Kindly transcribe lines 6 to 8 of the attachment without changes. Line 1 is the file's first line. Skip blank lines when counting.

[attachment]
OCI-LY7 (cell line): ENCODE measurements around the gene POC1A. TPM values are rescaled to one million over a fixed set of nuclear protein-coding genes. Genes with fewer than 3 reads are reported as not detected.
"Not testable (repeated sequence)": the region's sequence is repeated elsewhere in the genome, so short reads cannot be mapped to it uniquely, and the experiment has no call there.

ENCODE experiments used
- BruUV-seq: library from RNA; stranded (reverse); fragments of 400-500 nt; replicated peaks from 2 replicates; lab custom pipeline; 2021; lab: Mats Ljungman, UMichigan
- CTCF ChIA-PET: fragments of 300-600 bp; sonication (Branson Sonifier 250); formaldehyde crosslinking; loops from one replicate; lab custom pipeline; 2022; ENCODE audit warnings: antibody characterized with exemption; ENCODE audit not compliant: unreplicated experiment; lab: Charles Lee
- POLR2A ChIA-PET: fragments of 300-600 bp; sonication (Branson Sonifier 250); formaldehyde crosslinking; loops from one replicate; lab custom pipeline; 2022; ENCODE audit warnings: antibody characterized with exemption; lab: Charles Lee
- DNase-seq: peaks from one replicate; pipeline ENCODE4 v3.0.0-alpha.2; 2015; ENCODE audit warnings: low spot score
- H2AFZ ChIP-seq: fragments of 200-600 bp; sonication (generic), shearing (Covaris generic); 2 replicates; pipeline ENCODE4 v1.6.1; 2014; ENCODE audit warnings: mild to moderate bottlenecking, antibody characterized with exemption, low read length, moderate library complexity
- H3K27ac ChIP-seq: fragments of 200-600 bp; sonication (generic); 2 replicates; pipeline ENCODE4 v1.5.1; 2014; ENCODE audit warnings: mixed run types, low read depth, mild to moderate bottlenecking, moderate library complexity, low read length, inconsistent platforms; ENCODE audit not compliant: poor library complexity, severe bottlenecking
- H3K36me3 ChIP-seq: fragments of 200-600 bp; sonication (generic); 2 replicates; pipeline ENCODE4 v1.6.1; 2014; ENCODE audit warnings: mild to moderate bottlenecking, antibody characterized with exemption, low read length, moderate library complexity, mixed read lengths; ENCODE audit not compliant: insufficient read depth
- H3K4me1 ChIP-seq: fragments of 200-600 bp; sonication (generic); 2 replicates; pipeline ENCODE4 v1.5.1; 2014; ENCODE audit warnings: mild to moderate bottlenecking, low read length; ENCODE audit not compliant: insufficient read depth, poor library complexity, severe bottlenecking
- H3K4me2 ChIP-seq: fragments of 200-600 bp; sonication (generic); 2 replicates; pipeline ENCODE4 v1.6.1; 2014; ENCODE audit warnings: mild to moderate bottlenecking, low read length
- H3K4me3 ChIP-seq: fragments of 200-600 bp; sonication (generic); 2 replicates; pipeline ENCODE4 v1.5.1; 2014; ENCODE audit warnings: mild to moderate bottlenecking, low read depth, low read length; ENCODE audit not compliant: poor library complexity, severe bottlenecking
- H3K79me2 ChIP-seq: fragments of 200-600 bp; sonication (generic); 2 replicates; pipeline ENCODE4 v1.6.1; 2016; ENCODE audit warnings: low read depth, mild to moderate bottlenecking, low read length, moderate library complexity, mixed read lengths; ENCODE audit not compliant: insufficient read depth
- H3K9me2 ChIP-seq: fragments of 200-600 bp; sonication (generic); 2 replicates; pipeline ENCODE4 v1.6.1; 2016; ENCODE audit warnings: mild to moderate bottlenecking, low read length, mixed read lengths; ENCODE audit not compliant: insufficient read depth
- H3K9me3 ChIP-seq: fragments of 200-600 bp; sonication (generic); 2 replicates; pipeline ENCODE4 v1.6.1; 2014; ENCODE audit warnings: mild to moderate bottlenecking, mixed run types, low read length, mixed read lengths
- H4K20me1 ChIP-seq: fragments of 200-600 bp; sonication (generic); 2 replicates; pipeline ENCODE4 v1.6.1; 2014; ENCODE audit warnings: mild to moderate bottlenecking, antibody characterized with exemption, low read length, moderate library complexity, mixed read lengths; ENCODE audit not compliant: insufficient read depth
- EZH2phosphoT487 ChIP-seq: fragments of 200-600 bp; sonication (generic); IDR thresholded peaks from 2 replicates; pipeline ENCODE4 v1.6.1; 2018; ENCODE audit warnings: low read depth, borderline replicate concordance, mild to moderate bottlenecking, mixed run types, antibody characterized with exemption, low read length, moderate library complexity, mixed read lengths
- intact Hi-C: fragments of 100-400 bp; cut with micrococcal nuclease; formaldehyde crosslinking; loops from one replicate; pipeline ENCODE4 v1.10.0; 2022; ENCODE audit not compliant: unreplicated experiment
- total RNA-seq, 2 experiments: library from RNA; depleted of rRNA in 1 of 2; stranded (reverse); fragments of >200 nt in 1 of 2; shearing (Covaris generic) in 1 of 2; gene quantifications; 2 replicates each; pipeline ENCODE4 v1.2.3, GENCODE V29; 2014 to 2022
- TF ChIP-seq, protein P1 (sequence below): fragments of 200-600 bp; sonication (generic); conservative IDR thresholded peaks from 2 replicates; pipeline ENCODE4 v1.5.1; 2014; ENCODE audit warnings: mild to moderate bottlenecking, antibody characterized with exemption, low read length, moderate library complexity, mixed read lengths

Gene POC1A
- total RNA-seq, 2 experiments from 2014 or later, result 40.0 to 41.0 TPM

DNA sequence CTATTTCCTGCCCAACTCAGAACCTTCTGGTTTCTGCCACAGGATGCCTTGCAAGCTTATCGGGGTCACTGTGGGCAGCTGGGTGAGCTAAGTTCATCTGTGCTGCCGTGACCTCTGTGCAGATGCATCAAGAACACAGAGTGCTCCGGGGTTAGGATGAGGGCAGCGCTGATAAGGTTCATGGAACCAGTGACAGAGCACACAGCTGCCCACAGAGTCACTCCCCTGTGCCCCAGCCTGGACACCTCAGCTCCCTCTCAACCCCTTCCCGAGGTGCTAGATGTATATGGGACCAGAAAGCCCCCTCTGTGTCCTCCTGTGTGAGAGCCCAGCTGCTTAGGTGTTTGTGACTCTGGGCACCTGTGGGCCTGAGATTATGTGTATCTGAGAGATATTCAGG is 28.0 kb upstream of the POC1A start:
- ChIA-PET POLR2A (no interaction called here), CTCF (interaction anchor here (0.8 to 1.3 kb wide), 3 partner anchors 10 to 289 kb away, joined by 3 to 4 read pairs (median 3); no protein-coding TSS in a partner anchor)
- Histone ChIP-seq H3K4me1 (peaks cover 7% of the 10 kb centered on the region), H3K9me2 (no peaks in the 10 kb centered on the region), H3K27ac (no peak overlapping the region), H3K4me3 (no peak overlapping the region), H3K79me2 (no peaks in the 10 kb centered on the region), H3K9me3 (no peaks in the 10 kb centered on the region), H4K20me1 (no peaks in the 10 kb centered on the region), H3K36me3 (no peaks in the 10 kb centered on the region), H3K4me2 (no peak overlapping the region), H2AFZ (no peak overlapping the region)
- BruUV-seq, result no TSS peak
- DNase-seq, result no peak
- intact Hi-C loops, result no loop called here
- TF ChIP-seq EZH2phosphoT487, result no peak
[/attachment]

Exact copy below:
- POLR2A ChIA-PET: fragments of 300-600 bp; sonication (Branson Sonifier 250); formaldehyde crosslinking; loops from one replicate; lab custom pipeline; 2022; ENCODE audit warnings: antibody characterized with exemption; lab: Charles Lee
- DNase-seq: peaks from one replicate; pipeline ENCODE4 v3.0.0-alpha.2; 2015; ENCODE audit warnings: low spot score
- H2AFZ ChIP-seq: fragments of 200-600 bp; sonication (generic), shearing (Covaris generic); 2 replicates; pipeline ENCODE4 v1.6.1; 2014; ENCODE audit warnings: mild to moderate bottlenecking, antibody characterized with exemption, low read length, moderate library complexity